Authorship: All persons designated as authors should qualify for authorship. Authorship credit should be based only on significant contribution. The first author named must accept the responsibility for ensuring that both versions of the paper submitted and the corrected proofs have the approval of all co-authors. Submission of a manuscript will also be taken to imply that all authors have obtained permission from their employers or institution to publish, if they are obliged to do so and that relevant ethical approval has been obtained for clinical studies. However, authorship credit should be based only on significant contribution to (a) conception and design, or analysis and interpretation of data, to (b) drafting the article or revising it critically for important intellectual content, (c)agreeing to be accountable for any aspect of the work and on (d) final approval of the version to be published. Authors may include explanation of each author's contribution separately.

Dual publication: If material in a submitted article has been published previously or is to appear in part or whole in another publication, the Chief Editor must be informed. If the same paper appears simultaneously elsewhere or has previously been published or appears in a future publication, then the author will be blacklisted for the JNHRC and future articles of the author  will be rejected automatically.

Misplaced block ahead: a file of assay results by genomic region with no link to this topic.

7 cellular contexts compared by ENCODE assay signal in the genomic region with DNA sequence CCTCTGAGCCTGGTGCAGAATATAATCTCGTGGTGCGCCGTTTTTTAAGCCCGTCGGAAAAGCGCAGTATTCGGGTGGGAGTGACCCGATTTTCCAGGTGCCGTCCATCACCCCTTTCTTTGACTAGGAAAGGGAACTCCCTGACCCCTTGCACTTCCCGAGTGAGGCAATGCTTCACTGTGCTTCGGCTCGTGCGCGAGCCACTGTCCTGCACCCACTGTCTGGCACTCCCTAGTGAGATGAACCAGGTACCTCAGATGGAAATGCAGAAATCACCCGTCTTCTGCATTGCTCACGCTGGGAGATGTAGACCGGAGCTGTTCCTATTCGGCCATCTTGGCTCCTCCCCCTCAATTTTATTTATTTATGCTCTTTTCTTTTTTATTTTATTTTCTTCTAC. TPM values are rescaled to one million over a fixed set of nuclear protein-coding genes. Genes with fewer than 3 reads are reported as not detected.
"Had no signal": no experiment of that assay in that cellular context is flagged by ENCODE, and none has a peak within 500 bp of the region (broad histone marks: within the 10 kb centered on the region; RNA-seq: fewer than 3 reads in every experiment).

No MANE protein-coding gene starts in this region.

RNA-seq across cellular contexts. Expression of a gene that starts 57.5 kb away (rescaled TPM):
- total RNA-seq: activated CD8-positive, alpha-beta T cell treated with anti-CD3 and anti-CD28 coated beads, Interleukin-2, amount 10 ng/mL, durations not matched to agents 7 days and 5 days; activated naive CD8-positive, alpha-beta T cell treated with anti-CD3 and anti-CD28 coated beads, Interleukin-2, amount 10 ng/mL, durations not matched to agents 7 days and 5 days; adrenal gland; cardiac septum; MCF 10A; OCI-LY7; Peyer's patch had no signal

Forwarding letter: The covering letter accompanying the article should contain the name and complete postal address of one author as correspondent and must be signed by all authors. The corresponding author should notify change of address, if any, on time.

Declaration: A declaration letter should be submitted stating that the manuscript represents valid work and that neither this manuscript nor one with substantially similar content under the present authorship has been published or is being considered for publication elsewhere and the authorship of this article will not be contested by anyone whose name(s) is/are not listed here, and that the order of authorship as placed in the manuscript is final and accepted by the co-authors. Declarations should be signed by all the authors in the order in which they are mentioned in the original manuscript.

Electronic version of manuscripts   
Do not use ‘oh’ (O) for ‘zero’ (0), ‘el’ (l) for one (1). Do not use space bar for indentation. Do not break words at the end of lines. Do not insert a tab, indent, or extra spaces before beginning of a paragraph. Do not use software’s facility of automatic referencing, footnotes, headers, footers, etc.

Sending a revised manuscript
While submitting a revised manuscript, contributors are requested to include, along with single copy of the final revised manuscript, a copy of the revised manuscript with the changes underlined in red and with the point to point clarification to each comment. The manuscript number should be written on each of these documents.

If the manuscript is submitted online, the contributors’ form and copyright transfer form has to be submitted in original with the signatures of all the contributors within two weeks from submission and scanned copy can be submitted while online submission. Hard copies of the images, for articles submitted online, should be sent to the journal office at the time of submission of a revised manuscript.